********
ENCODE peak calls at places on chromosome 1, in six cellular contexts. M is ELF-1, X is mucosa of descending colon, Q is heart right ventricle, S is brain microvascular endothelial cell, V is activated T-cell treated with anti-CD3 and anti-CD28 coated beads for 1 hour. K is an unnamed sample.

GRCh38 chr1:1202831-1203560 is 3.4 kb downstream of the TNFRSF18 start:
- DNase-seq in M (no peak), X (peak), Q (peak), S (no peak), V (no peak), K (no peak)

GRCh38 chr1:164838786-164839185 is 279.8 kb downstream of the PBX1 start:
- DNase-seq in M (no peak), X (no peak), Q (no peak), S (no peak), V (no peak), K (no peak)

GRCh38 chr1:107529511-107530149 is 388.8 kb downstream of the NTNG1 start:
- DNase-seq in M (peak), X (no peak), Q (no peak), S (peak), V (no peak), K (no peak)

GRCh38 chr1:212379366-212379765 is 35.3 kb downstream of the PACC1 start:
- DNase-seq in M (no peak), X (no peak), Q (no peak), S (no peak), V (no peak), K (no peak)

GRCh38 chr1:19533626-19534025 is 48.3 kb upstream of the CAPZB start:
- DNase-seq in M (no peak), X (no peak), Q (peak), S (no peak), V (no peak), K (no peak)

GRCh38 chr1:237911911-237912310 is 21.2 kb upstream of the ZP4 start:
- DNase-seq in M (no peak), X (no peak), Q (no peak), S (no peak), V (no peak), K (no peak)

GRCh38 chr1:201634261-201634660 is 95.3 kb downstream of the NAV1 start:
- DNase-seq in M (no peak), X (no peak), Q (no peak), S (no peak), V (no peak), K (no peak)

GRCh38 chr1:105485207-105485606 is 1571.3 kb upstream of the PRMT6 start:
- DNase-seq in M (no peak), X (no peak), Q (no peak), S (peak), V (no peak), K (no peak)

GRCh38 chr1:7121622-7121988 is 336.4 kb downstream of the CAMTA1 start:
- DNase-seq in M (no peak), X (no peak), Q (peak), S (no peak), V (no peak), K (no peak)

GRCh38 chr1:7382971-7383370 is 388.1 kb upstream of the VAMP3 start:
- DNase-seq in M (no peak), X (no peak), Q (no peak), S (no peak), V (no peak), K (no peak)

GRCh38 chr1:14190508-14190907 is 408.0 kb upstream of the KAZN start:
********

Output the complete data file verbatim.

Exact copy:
ENCODE peak calls at places on chromosome 1, in six cellular contexts. M is ELF-1, X is mucosa of descending colon, Q is heart right ventricle, S is brain microvascular endothelial cell, V is activated T-cell treated with anti-CD3 and anti-CD28 coated beads for 1 hour. K is an unnamed sample.

GRCh38 chr1:1202831-1203560 is 3.4 kb downstream of the TNFRSF18 start:
- DNase-seq in M (no peak), X (peak), Q (peak), S (no peak), V (no peak), K (no peak)

GRCh38 chr1:164838786-164839185 is 279.8 kb downstream of the PBX1 start:
- DNase-seq in M (no peak), X (no peak), Q (no peak), S (no peak), V (no peak), K (no peak)

GRCh38 chr1:107529511-107530149 is 388.8 kb downstream of the NTNG1 start:
- DNase-seq in M (peak), X (no peak), Q (no peak), S (peak), V (no peak), K (no peak)

GRCh38 chr1:212379366-212379765 is 35.3 kb downstream of the PACC1 start:
- DNase-seq in M (no peak), X (no peak), Q (no peak), S (no peak), V (no peak), K (no peak)

GRCh38 chr1:19533626-19534025 is 48.3 kb upstream of the CAPZB start:
- DNase-seq in M (no peak), X (no peak), Q (peak), S (no peak), V (no peak), K (no peak)

GRCh38 chr1:237911911-237912310 is 21.2 kb upstream of the ZP4 start:
- DNase-seq in M (no peak), X (no peak), Q (no peak), S (no peak), V (no peak), K (no peak)

GRCh38 chr1:201634261-201634660 is 95.3 kb downstream of the NAV1 start:
- DNase-seq in M (no peak), X (no peak), Q (no peak), S (no peak), V (no peak), K (no peak)

GRCh38 chr1:105485207-105485606 is 1571.3 kb upstream of the PRMT6 start:
- DNase-seq in M (no peak), X (no peak), Q (no peak), S (peak), V (no peak), K (no peak)

GRCh38 chr1:7121622-7121988 is 336.4 kb downstream of the CAMTA1 start:
- DNase-seq in M (no peak), X (no peak), Q (peak), S (no peak), V (no peak), K (no peak)

GRCh38 chr1:7382971-7383370 is 388.1 kb upstream of the VAMP3 start:
- DNase-seq in M (no peak), X (no peak), Q (no peak), S (no peak), V (no peak), K (no peak)

GRCh38 chr1:14190508-14190907 is 408.0 kb upstream of the KAZN start: